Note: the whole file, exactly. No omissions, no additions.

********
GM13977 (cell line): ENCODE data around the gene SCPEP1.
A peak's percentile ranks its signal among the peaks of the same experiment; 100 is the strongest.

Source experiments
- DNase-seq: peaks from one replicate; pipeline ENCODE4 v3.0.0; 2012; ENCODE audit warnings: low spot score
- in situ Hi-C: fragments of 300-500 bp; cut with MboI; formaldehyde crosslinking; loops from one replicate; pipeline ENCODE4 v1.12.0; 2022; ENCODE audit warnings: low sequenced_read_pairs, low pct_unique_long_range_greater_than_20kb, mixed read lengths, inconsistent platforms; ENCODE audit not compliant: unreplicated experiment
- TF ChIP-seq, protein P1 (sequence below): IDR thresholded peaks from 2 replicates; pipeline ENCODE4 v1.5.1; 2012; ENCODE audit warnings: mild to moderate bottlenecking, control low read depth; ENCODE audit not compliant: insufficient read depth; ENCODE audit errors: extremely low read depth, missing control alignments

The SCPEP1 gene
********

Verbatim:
GM13977 (cell line): ENCODE data around the gene SCPEP1.
A peak's percentile ranks its signal among the peaks of the same experiment; 100 is the strongest.

Source experiments
- DNase-seq: peaks from one replicate; pipeline ENCODE4 v3.0.0; 2012; ENCODE audit warnings: low spot score
- in situ Hi-C: fragments of 300-500 bp; cut with MboI; formaldehyde crosslinking; loops from one replicate; pipeline ENCODE4 v1.12.0; 2022; ENCODE audit warnings: low sequenced_read_pairs, low pct_unique_long_range_greater_than_20kb, mixed read lengths, inconsistent platforms; ENCODE audit not compliant: unreplicated experiment
- TF ChIP-seq, protein P1 (sequence below): IDR thresholded peaks from 2 replicates; pipeline ENCODE4 v1.5.1; 2012; ENCODE audit warnings: mild to moderate bottlenecking, control low read depth; ENCODE audit not compliant: insufficient read depth; ENCODE audit errors: extremely low read depth, missing control alignments

The SCPEP1 gene